Most commentators agree that the stock portion of our portfolios should consist of many stocks in order to reduce volatility. Where they disagree is on how many stocks are needed to be adequately diversified. Over the years, the trend has been for the recommended minimum number of stocks to rise. I have an explanation for this trend.
In 2009 Tom Bradley wrote "While a portfolio of 20 stocks and a few government bonds were just fine for our parents a generation ago, it’s probably not enough today." Why would the minimum number of stocks we should own change over time?
With each stock you add to a portfolio, the volatility tends to decrease. However, the amount of benefit drops off as the number of stocks rises. Adding a second stock gives a big reduction in volatility, but adding a 101st stock doesn't reduce volatility much.
For indexers, there is no such thing as too much diversification as long as the cost of ownership (fund MERs) stays low. So, an index investor is happy to get the benefit of reduced volatility by owning all the stocks in an index.
Stock pickers see things differently. Suppose that they rank their stock picks from most to least confident. From the stock picker’s point of view, the expected return is highest for the first stock and decreases as we move down the list.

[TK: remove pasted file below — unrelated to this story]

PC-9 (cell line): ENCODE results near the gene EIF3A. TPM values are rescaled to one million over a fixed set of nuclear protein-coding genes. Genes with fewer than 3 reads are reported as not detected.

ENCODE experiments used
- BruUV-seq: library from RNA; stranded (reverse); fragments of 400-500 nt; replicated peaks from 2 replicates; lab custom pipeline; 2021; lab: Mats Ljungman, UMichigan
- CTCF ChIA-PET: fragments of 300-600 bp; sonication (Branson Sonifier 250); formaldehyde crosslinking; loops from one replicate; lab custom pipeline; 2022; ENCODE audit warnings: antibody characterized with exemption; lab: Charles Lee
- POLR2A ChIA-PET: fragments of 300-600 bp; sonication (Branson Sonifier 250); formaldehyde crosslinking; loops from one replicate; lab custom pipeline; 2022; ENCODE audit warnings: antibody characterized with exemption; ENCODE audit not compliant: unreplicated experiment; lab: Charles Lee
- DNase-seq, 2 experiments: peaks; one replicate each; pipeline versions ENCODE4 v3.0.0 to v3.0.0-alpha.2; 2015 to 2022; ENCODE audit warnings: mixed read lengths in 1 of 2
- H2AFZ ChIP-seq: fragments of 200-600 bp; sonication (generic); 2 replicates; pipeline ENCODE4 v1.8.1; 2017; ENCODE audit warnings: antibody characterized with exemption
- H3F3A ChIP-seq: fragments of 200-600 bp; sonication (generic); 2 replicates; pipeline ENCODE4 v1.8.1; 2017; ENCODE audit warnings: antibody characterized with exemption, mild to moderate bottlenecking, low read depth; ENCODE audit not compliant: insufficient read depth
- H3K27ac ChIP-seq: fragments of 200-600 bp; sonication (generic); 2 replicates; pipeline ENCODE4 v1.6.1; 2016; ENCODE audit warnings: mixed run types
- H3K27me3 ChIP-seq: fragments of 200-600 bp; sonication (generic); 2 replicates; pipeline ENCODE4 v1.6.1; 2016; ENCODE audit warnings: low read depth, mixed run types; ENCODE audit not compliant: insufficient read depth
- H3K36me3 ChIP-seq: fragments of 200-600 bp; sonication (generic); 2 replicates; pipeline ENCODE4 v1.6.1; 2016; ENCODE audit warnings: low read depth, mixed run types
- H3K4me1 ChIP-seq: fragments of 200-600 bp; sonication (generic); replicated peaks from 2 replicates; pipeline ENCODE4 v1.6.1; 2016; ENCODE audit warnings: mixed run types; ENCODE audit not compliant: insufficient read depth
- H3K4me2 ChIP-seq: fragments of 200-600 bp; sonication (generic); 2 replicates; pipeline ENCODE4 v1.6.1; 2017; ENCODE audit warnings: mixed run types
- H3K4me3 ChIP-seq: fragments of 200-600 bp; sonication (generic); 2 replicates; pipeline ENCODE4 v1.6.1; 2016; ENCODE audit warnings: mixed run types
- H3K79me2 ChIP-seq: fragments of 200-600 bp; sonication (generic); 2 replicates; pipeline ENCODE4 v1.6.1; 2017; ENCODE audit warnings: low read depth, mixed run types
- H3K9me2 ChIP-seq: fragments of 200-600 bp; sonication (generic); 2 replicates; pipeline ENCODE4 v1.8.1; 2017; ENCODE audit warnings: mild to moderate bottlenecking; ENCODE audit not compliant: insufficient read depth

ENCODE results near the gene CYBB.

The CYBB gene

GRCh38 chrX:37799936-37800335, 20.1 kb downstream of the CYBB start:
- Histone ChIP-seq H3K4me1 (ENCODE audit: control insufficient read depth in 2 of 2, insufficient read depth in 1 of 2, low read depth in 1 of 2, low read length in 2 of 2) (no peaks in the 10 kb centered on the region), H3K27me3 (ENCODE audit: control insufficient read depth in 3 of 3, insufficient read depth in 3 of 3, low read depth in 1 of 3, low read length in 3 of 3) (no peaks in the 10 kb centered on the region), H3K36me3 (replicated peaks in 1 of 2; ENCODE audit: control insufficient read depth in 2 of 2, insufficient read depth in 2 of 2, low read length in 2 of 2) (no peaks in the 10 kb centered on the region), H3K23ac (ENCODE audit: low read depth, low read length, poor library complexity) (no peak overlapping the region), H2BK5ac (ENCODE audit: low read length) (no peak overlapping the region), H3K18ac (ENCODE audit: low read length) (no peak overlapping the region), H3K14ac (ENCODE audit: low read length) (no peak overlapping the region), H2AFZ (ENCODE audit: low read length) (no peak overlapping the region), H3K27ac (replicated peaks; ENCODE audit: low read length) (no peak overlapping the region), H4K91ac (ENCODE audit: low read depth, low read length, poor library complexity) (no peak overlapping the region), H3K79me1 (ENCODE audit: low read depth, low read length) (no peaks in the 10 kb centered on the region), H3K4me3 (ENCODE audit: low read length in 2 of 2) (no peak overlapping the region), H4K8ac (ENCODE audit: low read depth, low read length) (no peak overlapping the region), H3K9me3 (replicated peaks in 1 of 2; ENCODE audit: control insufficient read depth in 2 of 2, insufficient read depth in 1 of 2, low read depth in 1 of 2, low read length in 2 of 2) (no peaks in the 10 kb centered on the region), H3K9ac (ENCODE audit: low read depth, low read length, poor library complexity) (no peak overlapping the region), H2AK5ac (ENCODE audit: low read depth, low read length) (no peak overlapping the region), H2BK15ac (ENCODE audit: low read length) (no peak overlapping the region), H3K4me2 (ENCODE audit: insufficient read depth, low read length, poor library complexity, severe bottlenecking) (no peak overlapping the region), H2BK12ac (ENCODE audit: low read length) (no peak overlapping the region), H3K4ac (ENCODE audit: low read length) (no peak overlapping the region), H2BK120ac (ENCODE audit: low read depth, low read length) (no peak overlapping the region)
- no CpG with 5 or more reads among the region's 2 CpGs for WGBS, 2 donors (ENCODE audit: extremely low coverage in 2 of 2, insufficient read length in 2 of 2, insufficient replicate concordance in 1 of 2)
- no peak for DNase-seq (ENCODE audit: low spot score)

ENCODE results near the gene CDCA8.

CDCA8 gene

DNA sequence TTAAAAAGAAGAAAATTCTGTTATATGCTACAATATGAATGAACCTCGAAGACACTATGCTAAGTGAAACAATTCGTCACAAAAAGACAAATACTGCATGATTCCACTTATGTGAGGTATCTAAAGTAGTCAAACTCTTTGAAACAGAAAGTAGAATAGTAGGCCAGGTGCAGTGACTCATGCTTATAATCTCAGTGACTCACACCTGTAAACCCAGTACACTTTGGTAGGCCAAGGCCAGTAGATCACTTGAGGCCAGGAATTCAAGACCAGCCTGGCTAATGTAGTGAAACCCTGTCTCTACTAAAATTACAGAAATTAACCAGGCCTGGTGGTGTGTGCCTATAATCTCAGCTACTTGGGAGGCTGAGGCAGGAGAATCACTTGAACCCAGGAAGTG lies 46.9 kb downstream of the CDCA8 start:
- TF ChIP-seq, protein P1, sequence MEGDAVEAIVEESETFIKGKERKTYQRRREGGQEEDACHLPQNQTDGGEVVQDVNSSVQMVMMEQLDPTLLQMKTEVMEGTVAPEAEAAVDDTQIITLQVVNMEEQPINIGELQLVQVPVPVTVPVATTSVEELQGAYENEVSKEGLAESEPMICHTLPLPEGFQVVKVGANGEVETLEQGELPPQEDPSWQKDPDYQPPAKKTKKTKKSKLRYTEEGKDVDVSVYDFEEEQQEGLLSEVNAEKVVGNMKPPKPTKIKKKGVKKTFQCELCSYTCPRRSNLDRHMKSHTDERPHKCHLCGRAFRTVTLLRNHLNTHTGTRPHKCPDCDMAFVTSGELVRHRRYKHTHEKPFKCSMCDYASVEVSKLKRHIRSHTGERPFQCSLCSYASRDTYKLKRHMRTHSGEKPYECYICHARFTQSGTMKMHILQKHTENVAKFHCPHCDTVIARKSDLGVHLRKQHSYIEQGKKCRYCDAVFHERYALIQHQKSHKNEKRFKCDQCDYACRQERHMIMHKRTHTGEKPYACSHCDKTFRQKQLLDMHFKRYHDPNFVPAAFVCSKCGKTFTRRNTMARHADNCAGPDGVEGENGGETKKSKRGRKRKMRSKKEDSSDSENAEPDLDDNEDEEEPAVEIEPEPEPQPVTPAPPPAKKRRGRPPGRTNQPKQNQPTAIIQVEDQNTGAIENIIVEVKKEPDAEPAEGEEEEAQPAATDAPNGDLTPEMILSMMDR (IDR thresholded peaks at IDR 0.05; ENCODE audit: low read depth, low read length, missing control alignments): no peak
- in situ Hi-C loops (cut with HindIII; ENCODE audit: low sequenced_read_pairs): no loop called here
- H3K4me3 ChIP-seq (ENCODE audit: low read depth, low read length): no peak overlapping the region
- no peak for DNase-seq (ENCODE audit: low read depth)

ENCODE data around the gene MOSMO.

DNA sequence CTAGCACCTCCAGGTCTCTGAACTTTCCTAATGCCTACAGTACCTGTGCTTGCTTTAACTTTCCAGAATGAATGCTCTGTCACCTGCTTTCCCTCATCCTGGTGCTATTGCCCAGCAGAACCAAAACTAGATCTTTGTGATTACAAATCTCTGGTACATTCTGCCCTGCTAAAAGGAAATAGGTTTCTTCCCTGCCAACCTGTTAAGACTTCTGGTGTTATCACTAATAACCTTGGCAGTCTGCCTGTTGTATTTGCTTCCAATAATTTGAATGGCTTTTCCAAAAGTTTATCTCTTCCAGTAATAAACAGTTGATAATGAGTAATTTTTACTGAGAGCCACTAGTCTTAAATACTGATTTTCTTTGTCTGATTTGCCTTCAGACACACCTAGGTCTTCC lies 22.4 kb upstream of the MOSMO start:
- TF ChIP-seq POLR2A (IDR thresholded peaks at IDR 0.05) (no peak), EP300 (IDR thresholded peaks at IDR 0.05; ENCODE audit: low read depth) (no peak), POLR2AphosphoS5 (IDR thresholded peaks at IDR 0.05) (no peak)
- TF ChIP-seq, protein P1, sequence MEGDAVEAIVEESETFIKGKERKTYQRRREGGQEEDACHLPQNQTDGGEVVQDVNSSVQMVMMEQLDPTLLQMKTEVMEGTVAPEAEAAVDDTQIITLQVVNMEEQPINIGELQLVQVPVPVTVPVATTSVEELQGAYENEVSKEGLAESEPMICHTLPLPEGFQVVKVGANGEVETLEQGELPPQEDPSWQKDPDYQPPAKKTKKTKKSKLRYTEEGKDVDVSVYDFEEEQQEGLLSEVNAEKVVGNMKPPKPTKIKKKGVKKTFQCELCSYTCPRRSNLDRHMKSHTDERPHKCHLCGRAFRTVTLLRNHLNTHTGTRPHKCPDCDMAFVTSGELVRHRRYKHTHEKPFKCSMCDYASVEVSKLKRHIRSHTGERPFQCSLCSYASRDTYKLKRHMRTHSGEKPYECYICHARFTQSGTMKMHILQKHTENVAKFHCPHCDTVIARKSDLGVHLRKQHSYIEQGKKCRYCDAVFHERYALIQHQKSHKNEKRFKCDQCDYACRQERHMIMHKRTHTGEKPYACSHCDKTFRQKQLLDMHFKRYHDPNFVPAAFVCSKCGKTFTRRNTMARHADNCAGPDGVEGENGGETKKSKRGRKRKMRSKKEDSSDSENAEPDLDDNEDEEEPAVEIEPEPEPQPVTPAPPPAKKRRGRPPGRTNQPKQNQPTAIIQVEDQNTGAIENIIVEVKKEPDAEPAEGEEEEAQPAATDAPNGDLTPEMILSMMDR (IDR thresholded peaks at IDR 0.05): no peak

The expected compound return of a portfolio is a combination of the expected return minus a penalty for the amount of volatility. As the stock picker adds each stock on the list to a portfolio, volatility drops giving a boost to expected compound return. However, a lower confidence pick (with lower expected return) is diluting the expected return of the stocks already in the portfolio. One effect raises expected compound return and the other lowers it.
After some number of stock picks, the volatility benefit isn't enough to offset the dilution penalty of a lower confidence stock pick. It can be difficult to put exact numbers on these things, but this is the reason why a stock picker wants to own enough stocks, but not too many.
The better a stock picker is at outperforming the market, the fewer stocks he or she will buy before the dilution effect outweighs the volatility benefit. So, better stock pickers should want to own fewer stocks than weaker stock pickers.
Some commentators, including Benjamin Graham, have said that picking good stocks has been getting more difficult over the years. If this is true, then a given stock picker whose skill level remains constant will find that as the years pass, his or her returns in excess of the market averages erodes. This should lead to the optimal number of stocks to own to rise over time.
For index investors who don't believe they can beat the market net of costs, the optimal number of stocks to own is all of them.